At the start of the War in Iraq, many people had different opinions on how much the United States of America should be involved. Some people had stronger opinions than others. The Dixie Chicks made a public comment in London against the actions of President George W. Bush that offended several Republican Americans. Their public statement was the biggest news story at the time, and their music was being boycotted by most all of the radio stations. The Dixie Chicks were wrong to express their feelings publicly although others feel differently.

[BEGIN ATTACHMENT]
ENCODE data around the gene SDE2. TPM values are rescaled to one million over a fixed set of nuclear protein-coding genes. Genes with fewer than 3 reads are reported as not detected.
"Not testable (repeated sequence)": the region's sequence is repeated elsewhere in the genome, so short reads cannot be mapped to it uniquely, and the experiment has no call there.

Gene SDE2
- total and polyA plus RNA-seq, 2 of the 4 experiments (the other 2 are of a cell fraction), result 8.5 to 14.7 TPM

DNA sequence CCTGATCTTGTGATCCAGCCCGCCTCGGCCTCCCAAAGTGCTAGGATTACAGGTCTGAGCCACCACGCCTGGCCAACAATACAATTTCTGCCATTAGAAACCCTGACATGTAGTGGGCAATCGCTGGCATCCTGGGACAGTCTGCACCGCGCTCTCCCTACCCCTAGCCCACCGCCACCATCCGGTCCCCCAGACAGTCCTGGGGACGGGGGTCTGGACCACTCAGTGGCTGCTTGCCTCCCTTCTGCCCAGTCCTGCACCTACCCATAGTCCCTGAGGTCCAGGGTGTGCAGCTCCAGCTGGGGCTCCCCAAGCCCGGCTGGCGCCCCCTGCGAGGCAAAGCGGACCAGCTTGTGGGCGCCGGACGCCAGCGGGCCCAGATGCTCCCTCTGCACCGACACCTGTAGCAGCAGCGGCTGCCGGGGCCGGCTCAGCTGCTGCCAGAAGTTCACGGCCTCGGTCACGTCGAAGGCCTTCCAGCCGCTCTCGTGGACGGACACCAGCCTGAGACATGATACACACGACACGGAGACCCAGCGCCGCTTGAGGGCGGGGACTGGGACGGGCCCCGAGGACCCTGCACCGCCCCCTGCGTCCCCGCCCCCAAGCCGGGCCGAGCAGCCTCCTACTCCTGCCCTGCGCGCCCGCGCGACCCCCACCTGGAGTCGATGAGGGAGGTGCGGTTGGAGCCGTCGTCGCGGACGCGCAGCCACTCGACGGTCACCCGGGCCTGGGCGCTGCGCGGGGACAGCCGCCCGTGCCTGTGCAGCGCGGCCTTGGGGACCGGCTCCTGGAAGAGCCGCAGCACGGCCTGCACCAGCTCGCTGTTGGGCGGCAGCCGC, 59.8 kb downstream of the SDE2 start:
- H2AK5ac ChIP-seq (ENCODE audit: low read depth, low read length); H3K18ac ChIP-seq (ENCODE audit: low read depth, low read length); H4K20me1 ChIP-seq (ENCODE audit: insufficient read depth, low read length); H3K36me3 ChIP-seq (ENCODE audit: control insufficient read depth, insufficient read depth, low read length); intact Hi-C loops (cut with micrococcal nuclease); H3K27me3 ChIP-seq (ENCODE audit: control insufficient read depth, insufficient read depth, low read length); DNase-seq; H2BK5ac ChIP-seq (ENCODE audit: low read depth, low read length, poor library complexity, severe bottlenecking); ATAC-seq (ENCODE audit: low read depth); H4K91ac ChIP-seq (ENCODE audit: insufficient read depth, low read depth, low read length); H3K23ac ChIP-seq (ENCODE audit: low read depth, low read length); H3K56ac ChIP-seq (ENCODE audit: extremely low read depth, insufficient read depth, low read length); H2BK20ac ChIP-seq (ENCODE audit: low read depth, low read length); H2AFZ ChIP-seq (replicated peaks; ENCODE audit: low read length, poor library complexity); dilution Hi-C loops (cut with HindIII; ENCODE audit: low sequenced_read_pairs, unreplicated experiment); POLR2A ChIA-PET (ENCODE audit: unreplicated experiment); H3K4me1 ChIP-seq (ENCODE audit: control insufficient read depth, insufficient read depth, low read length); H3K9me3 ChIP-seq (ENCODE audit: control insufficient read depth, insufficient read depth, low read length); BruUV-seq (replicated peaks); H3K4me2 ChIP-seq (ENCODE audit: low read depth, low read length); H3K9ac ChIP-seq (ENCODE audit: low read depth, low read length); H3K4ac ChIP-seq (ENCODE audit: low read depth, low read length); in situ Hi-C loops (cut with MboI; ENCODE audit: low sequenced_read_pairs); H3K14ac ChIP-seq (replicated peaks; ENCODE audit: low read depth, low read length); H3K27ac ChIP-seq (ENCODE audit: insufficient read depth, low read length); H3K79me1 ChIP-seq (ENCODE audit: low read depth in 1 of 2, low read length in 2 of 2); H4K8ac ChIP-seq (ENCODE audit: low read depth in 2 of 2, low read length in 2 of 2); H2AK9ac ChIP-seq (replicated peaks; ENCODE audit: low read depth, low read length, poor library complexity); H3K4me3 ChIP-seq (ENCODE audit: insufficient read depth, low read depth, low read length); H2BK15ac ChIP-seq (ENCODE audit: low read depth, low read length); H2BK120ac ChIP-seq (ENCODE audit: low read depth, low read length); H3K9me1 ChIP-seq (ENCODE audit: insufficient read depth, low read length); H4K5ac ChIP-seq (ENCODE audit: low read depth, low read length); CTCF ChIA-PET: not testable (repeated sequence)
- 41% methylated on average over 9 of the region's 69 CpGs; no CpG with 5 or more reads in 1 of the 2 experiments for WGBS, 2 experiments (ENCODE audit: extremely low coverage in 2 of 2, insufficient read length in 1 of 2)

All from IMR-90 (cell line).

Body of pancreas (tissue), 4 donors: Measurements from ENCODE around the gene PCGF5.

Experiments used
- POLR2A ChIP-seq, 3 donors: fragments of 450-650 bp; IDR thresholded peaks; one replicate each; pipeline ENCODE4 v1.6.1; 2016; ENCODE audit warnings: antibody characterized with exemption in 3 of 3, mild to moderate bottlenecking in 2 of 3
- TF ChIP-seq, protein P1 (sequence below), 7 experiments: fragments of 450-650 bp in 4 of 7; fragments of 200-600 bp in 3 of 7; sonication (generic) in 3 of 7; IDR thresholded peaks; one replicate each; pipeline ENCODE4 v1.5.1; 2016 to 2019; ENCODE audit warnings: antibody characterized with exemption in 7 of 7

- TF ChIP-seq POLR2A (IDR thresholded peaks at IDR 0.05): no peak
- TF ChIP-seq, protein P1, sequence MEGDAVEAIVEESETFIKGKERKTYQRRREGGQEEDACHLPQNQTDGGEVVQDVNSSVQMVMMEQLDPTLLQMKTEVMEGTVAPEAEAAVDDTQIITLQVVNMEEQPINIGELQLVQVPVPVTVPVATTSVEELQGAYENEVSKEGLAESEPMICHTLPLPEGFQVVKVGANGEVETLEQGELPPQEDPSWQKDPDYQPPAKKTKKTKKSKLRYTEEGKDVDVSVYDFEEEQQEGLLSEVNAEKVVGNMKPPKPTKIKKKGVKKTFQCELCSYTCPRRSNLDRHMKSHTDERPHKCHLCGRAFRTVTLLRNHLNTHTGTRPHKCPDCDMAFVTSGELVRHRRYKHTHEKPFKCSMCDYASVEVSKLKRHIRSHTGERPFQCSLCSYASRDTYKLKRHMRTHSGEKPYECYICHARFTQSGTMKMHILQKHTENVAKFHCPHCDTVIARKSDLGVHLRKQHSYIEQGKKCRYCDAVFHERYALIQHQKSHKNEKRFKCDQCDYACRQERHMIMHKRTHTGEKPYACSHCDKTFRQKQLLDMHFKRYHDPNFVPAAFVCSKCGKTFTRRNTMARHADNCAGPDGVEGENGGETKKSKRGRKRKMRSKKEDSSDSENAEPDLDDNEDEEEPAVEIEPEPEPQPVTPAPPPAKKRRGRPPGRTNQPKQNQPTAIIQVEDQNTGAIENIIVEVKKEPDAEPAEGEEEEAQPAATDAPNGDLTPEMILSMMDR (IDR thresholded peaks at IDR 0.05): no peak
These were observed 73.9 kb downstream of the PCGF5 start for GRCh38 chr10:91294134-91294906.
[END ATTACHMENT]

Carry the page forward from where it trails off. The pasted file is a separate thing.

The Dixie Chicks were playing a concert in London when Natalie Maines, the lead singer, made a remark about George W. Bush. She specifically said that “[she was] ashamed the President of the United States [was] from Texas” (qtd. in Parry, “Dixie”). Instead of getting applause and gratitude from her fans for the statement she made, the reaction was just the opposite. The nation was shocked. “Radio stations across the nation began to boycott their music” (Sullivan, screen 1). Maines “publicly apologized” for her disrespectful remark about the president and said that the president “should be treated with the utmost respect” (“Radio”). The Dixie Chicks were still haunted by the pro-Bush boycott three years later. During one tour, Maines received a threat that she would be shot dead at her show in Dallas (Parry, “Dixie”). After coming out with their next single, “Home,” the Dixie Chicks were welcomed back into the industry by winning a Grammy for Best Country Album (“Radio”). After the concert in London, many Americans looked at the Dixie Chicks differently. Some were upset which led to the boycott of their music. Others, however, agreed with the statement one hundred percent. They felt that the statement was an expression of the first amendment of the Constitution, Freedom of Speech (Parry, “Wpost”). Maines was quoted as she spoke out about the necessity for patriotism. She wanted to know, “why [one] has to be a...
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